Many wise people are now recognizing that the repeal of Glass-Steagall was one of the few saving graces of the current crisis. Let’s thank President Clinton (and Phil Gramm) for that wise bit of deregulation. The following potted history of the law, however, is all too typical:
Glass-Steagall was one of the many necessary measures taken by Franklin Delano Roosevelt and the Democratic Congress to deal with the Great Depression. Crudely speaking, in the 1920s commercial banks (the types that took deposits, made construction loans, etc.) recklessly plunged into the bull market, making margin loans, underwriting new issues and investment pools, and trading stocks. When the bubble popped in 1929, exposure to Wall Street helped drag down the commercial banks….The policy response was to erect a wall between investment banking and commercial banking.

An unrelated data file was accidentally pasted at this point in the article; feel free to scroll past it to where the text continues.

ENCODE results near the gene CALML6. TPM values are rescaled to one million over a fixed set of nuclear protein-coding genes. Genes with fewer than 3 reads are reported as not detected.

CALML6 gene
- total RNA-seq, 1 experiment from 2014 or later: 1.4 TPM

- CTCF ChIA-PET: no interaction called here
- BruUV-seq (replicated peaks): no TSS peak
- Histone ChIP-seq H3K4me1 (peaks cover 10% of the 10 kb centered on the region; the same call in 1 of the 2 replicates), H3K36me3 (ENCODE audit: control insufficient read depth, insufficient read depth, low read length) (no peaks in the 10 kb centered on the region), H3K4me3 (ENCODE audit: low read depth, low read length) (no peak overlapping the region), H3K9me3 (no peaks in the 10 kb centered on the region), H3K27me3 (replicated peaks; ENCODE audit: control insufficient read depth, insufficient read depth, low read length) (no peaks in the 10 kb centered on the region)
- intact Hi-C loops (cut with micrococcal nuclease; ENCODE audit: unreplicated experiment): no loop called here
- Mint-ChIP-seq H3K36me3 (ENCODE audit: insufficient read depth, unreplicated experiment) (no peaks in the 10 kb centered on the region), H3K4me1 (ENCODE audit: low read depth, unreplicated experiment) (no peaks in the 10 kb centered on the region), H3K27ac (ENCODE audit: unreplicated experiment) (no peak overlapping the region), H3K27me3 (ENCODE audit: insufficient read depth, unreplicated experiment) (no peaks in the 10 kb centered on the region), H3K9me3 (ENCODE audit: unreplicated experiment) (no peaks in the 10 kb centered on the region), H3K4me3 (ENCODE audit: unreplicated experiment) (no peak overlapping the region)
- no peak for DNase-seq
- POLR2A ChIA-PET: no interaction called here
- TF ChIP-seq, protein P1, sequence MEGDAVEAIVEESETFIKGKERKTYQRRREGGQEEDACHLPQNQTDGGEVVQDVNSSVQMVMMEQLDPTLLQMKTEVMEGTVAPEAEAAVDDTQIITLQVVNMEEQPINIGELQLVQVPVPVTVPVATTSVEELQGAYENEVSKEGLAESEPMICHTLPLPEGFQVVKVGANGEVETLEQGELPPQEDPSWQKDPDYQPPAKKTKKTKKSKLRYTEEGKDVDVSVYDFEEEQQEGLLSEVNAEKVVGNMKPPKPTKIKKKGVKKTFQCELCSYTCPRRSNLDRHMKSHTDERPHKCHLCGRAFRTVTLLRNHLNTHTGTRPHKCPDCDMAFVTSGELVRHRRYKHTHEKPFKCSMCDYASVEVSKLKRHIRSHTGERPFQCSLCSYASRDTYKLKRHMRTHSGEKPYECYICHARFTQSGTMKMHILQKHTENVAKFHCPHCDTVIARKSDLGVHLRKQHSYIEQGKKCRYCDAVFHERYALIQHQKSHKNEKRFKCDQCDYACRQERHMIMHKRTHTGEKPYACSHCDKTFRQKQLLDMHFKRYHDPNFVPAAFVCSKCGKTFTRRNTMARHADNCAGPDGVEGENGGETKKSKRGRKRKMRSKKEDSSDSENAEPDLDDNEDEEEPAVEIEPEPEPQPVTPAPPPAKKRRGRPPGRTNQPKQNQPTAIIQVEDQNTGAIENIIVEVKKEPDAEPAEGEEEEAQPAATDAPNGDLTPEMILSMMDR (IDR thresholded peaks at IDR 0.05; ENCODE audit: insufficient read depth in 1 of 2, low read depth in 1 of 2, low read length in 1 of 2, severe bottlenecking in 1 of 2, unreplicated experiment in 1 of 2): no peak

Given a history like this people wonder how repealing the law could have been a good thing. But a significant academic literature has investigated these claims and rejected them. Eugene White, for example, found that national banks with security affiliates were much less likely to fail than banks without affiliates. Randall Kroszner (now at the Fed.) and Raghuram Rajan found that (jstor) securities issued by unified banks were (ex-post) of higher quality that those issued by investment banks. A powerful book by George Benston went through the entire Pecora hearings which supposedly revealed the problems with unified banking and found them to be a complete sham. My colleague, Carlos Ramirez later showed that the separation of commercial and investment banking increased the cost of external finance (jstor). Finally, my own work (pdf) unearthed the real reasons for the separation in a titanic battle between the Morgans and Rockefellers.
Thus, the history of banking before Glass-Steagall and now our recent experience after is consistent, generally speaking unified banking is safer and repeal was a good idea.